As Business Doctors, a common question we are asked by business owners and directors who are looking to grow and improve their company is “what’s the one thing that would make the main difference?” However, there is no such thing as ‘that one thing!’
For a business to be successful, it is crucial for there to be continued incremental improvements in all areas of the business throughout. When this is applied, one will notice that the business outputs and results increase dramatically over time. Therefore, it is important to keep the momentum going by constantly looking for new ways of improvement, regardless of how small these changes might be.
The 3 key areas for delivering a successful business growth plan:
Ensuring good communication: look at your current hierarchal structure within your business. Who reports to whom? Is it the appropriate way to implement any of your business requirements and needs?
Step back and start from scratch. Establish clearly defined job roles and responsibilities and what key competencies are required for these roles. As you move forward, decide who can fill these roles based on the employee’s skills, knowledge and how they will fit in your envisioned future company. Select who you would retain, re-train and re-accolade, then release and recruit based on the gaps within your company. Having improved clear lines of communication and passing down responsibility internally ultimately means you will be more effective when it comes to customer communication.
Processes and Policy
Are there any defined processes for important tasks?
Standard Operating Procedures (SOPs) need not be highly intricate, however, it is important to understand the key processes and the flows within your business. A good tip is to walk through them and highlight any bottlenecks. Determine if these are due to batch mentality of certain tasks such as work planning, job sheet allocation or invoicing. Then, as a team, find a better way of working. Simply reducing the amount of duplication and people involved, including yourself in each process will make a significant difference. Utilise or bring in IT systems where possible to create consistency. Clarifying policies and procedures, such as handling customer complaints, staff sickness, holiday requests, even use of personal mobile phones and social media within the workplace can make processes more efficient. Then over time employees will become more productive, resulting in a higher level of customer service and efficiency reducing costs such as non-productive time.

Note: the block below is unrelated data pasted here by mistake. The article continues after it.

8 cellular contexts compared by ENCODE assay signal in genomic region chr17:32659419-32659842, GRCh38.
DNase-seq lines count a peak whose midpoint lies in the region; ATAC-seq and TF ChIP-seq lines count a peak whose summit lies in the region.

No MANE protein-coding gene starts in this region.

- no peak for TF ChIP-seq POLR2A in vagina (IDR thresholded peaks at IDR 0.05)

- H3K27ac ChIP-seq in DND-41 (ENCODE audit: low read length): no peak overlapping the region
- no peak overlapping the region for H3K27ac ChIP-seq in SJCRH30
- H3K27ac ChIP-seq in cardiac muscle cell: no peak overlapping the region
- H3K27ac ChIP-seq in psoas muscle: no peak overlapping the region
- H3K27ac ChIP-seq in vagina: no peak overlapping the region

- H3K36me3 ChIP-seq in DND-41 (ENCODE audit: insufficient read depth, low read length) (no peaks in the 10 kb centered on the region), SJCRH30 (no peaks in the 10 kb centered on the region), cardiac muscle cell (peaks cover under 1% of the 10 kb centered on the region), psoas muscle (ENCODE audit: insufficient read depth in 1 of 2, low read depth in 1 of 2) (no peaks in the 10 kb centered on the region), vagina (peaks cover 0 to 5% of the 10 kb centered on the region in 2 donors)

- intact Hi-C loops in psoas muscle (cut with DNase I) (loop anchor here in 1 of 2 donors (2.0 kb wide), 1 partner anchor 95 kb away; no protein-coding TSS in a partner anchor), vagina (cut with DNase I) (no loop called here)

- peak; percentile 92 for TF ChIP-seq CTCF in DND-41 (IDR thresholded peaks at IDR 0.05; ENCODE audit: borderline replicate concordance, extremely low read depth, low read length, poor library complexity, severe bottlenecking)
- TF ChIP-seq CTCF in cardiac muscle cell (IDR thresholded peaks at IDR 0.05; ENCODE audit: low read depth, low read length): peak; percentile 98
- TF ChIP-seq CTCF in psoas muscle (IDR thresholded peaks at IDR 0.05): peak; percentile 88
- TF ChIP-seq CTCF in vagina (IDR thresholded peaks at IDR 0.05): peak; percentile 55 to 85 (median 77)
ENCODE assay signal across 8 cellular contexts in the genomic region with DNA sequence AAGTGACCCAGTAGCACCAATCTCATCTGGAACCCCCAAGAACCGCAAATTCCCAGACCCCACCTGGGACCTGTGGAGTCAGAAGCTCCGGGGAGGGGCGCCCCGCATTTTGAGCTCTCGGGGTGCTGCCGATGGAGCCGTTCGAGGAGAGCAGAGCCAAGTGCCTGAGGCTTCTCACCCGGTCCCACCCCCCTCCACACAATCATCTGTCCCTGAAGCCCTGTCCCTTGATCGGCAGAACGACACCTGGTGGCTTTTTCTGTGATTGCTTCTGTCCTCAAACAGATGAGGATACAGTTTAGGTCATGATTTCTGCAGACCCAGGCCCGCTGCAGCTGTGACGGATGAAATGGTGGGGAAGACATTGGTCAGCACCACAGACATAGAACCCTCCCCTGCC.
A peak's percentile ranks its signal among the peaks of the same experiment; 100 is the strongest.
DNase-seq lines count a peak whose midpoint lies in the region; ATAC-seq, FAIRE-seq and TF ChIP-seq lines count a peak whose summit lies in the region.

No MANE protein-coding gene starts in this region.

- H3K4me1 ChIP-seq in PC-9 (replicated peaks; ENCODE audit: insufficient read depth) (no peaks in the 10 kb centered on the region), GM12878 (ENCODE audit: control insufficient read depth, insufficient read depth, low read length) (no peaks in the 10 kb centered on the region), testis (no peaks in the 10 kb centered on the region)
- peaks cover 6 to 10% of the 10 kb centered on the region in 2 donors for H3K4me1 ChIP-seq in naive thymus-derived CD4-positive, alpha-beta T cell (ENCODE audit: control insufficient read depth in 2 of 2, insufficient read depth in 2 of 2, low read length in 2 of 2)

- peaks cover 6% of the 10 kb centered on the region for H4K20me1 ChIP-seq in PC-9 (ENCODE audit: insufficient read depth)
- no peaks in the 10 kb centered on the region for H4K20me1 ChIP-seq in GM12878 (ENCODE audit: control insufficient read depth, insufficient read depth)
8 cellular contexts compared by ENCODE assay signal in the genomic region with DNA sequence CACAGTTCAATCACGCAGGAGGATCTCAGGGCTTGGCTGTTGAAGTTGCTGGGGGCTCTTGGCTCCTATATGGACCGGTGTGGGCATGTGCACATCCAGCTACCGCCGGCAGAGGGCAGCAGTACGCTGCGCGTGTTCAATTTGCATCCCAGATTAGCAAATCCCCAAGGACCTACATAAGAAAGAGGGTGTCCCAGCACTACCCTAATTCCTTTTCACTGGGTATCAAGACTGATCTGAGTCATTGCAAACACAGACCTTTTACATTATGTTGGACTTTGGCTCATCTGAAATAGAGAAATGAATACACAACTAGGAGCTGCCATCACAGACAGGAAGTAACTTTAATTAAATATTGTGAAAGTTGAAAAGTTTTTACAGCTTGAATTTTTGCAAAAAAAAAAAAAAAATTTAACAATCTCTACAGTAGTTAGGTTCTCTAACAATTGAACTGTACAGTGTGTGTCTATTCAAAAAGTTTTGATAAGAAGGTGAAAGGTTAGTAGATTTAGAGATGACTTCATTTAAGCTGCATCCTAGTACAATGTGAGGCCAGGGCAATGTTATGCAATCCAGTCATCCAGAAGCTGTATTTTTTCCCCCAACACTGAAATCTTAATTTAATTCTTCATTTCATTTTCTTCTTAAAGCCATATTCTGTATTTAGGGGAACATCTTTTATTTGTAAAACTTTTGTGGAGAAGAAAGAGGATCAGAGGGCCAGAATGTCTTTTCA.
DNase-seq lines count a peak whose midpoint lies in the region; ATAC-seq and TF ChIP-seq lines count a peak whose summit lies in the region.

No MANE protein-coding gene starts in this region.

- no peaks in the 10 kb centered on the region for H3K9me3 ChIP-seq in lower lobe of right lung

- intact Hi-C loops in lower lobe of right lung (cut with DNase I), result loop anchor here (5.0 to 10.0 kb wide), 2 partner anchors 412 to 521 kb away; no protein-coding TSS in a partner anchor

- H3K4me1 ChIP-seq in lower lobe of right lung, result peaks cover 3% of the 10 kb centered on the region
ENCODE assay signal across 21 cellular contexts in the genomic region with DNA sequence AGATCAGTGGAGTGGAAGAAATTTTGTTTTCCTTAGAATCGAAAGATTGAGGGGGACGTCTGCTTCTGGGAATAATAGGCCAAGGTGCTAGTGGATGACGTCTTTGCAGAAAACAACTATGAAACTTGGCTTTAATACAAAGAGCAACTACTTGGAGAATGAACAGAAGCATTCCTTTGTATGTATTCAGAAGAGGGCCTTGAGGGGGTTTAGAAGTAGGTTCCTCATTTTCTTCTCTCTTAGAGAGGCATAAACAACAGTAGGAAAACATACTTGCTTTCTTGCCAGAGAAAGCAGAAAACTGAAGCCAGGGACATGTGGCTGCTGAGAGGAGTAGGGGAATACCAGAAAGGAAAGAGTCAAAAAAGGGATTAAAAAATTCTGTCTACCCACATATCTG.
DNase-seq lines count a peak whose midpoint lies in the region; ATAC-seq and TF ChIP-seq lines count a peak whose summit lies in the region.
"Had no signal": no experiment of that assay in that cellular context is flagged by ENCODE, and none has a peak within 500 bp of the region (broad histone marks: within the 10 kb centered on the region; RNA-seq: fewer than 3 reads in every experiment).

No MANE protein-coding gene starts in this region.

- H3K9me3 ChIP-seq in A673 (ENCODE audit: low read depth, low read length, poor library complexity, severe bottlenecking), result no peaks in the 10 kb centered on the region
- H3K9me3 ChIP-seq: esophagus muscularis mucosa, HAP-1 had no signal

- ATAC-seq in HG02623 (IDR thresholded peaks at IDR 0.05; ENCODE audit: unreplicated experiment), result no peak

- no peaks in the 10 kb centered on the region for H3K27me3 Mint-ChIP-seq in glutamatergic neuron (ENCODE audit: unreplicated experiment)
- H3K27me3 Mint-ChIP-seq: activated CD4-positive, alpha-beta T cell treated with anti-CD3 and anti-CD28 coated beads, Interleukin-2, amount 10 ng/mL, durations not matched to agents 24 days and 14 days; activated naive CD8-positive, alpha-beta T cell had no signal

Ensure you have the right person doing the job in question. Recruit or fill job roles with people who have the necessary competences, or the potential required to establish and fulfil the future roles within the business structure. All employees should have the opportunity to sit down with their line manager for appraisals at least twice per year. As a manager, it can be highly beneficial to hold one-on-one meetings with your employees to address direct reports linked to business objectives. Staff should be supported and motivated to be the best they possibly can be within their roles. This is not just sending them on training courses, but coaching, mentoring, buddying up with others “on the job”, and through following up on one-on-one meetings, giving them the necessary tools to be effective and efficient in their roles.
What if you do nothing? One quote which has always stuck with me is:
“If you always do what you’ve always done, you’ll always get what you’ve always got”, Henry Ford (1863-1947).
Therefore, take stock and start working at developing your skills. Check out some suggested reads for this Christmas season which could help you with your vision:
Dealing with change; Dr Spencer Johnson, Who Moved My Cheese, Vermilion
Being more successful yourself; Marshall Goldsmith, What Got You Here Won’t Get You There, Profile Books Ltd
Becoming a successful SMEs; Michael Gerber, The E Myth revisited, why most small businesses don’t work and what to do about it, Harper Collins
Managing people; Ferdinand F. Fournies, Why employees don’t do what they’re supposed to do and what to do about it, McGraw Hill Books
Time Management; Gary Keller, The One Thing, John Murray General Publishing
Understanding and Improving your sales; Robert B. Cialdini, Influence, the Psychology of Persuasion, Harper Collins
If you are looking to grow your business, Business Doctors Malta offers a free business health check which could help you get a clearer vision and understand the steps you need to take to fulfil your aspirations. Contact us for more information on 79903685 or email firstname.lastname@example.org.